|St Albert's Priory as viewed from George Square|
The Edinburgh Priory was first founded about 1230-1, in the reign of King Alexander II. The Priory was subsequently destroyed in 1559, during the reformation. The Priory was re-founded in 1931, when the English Province of the Order of Preachers acquired No 24 George Square in Edinburgh, thanks to the generosity of founding benefactors, Canon John Gray, Marc-André Sebastien Raffalovich, and Mrs Charlotte M Tytus (a trio of donors who each led fascinating lives, the former two Catholic converts and the latter also the purchaser of the site of the current Oxford Priory for the Order).
So, after an absence of almost 400 years, the Dominican friars were back, and at the invitation of Archbishop Andrew Thomas Joseph McDonald OSB, they established a Catholic Chaplaincy for the students and staff of Edinburgh University. From the beginning, the Georgian town house at 24 George Square was thought to be ideal for a new chaplaincy centre because it boasted what was reputedly "the largest drawing room in Edinburgh", and this first-floor room, with an apse-like bay window, served as the chapel of the priory and chaplaincy until 2012.
Despite such a large drawing room, from an early stage it was, understandably, the hope that a purpose-built chapel might be built at some point. However, these plans were a long time in the realisation. For many years the best was made of a less-than-ideal situation. Indeed, prior to the Second Vatican Council, the furnishings of the chapel would not have looked out of place in a minor basilica. However, in the last decade the current set-up was starting to become untenable. The chapel had just become too small for the number of Mass-goers, and furthermore there was no disabled access.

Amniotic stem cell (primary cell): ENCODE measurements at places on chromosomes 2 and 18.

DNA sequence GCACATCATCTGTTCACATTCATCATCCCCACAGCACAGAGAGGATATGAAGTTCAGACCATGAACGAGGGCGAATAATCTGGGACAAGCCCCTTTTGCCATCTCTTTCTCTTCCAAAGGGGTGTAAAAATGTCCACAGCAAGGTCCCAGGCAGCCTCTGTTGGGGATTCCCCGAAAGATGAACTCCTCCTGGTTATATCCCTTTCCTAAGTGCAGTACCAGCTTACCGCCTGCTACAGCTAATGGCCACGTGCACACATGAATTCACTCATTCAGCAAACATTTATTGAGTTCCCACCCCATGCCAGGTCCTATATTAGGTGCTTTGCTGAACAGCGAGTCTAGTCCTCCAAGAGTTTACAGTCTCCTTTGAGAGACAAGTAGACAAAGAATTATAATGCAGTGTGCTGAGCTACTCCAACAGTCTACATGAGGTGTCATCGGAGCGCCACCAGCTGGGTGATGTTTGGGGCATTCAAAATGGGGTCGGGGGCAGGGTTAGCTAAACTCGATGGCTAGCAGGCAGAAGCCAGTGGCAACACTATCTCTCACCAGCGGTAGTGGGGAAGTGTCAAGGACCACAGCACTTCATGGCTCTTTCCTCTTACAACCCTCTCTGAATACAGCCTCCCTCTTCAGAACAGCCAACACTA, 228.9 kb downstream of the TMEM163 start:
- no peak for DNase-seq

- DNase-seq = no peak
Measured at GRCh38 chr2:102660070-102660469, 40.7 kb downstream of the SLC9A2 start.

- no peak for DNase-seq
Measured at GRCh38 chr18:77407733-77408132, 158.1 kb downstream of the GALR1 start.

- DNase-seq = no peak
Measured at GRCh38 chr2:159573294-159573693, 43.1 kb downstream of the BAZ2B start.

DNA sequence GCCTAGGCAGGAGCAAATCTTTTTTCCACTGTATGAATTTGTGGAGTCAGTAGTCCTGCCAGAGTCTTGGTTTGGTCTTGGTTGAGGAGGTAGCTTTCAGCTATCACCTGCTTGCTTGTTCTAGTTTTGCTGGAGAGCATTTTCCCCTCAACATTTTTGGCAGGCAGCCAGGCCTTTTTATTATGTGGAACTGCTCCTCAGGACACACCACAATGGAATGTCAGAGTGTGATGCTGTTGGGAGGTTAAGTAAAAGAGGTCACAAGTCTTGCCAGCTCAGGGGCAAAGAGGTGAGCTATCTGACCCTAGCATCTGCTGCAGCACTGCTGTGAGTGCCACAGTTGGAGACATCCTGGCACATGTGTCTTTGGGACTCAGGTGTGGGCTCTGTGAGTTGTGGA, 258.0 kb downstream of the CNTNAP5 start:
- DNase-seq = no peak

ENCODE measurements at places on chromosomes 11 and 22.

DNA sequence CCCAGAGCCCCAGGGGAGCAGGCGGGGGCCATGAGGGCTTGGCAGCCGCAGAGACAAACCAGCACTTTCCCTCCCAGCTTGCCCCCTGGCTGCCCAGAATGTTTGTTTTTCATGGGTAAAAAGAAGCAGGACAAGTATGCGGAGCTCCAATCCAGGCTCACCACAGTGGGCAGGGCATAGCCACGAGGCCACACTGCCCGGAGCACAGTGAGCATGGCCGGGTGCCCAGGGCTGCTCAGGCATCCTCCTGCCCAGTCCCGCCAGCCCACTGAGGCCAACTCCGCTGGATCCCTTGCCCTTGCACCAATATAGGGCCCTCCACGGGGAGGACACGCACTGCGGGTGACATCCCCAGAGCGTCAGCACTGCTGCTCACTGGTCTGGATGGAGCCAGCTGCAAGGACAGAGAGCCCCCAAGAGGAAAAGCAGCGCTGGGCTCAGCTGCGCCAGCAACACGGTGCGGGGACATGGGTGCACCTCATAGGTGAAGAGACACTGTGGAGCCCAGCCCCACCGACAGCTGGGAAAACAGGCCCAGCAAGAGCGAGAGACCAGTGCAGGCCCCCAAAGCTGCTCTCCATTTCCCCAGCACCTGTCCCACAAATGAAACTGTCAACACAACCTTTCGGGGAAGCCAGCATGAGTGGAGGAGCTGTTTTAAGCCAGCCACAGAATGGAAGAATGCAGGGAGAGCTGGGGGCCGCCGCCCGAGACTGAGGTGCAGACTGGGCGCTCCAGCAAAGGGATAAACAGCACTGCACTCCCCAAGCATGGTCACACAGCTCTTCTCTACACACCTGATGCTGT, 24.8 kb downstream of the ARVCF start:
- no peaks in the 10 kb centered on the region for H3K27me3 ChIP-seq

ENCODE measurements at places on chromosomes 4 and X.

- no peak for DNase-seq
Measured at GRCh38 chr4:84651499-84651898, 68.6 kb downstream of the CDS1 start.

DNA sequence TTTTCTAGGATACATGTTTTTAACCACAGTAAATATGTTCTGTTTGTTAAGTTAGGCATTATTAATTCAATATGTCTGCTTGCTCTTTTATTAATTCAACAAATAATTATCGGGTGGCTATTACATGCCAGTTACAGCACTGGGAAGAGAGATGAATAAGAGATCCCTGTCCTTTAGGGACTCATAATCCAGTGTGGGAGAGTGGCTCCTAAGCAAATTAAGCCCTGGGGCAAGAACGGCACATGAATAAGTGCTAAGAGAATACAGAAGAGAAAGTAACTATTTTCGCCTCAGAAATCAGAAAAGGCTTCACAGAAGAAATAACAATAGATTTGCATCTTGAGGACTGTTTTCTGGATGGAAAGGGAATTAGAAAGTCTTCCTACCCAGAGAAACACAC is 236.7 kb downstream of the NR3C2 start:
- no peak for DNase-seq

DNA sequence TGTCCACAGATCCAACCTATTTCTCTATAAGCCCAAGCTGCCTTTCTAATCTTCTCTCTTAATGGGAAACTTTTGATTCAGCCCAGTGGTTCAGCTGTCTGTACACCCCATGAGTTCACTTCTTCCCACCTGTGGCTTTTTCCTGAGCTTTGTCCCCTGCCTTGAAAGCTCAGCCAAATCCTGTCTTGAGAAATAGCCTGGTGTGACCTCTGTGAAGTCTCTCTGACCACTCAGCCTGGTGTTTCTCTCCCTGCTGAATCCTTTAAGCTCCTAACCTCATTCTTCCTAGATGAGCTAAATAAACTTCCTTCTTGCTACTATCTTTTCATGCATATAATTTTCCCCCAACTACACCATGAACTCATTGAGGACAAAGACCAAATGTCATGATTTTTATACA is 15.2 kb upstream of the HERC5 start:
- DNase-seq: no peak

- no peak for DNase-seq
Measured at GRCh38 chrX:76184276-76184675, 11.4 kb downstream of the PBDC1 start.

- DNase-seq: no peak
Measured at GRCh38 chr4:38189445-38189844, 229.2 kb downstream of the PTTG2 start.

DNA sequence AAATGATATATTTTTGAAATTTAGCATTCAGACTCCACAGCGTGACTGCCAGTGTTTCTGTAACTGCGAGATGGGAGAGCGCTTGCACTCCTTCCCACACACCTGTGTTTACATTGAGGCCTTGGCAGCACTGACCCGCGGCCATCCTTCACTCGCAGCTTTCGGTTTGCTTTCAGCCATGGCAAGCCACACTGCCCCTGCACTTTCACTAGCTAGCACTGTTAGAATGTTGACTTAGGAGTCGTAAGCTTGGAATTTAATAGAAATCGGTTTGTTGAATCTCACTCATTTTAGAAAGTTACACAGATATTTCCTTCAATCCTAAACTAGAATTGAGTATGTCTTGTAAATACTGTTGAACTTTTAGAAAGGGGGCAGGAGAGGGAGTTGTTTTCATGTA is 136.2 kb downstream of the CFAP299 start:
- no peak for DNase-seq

|The Chapel in the drawing room|
It was thus with great joy that after a significant fundraising campaign, on 15 August 2012, precisely 781 years after the first Dominican priory opened in Edinburgh, the new chapel of St Albert the Great was dedicated by the Archbishop. Whilst it was a long wait it has been worth it, and the Priory’s garden is now home to one of the finest modern chapels in the country; a fact recognised by numerous architectural awards, but more importantly the number of people who wander in from the meadows to sit in the chapel and pray during the day, as well as the appreciation of the regular congregations.
|The new Chapel in the garden with Nativity Scene|
From 1981 to 1999 Edinburgh was also home to the Novitiate of the English Province and most of the current office holders in the Province completed their novitiates there, before it moved to Cambridge. A full list of all the friars who have formed the community in Edinburgh is available here: http://scotland.op.org/edinburgh/past_members.php
The Priory hosts four busy Masses on a Sunday in its role as the Parish of the University as well as two daily Masses during term term-time (one outside) and public celebration of Lauds and Vespers each day.
|Preaching at the Student Mass|
Running the university chaplaincies is the major apostolate of the house and it is currently thriving. As well as acting as a home from home for students, the Chaplaincy, most crucially, is a centre dedicated to forming people in the Faith for the world, today and tomorrow. The Student Mass on a Sunday evening is preceded by half an hour of Adoration of the Blessed Sacrament, and the new Chapel (built as large as planning permission would allow) is standing room only with around 140 students in attendance. The liturgy is beautifully celebrated and this is a greatly assisted by the excellent student-run choir. After this Mass there is well-attended social event in the Student’s Common Room located on the ground floor of the Priory. The Common Room has a well-stocked library for the students as well as a kitchen, and is much appreciated place for socialising throughout the week.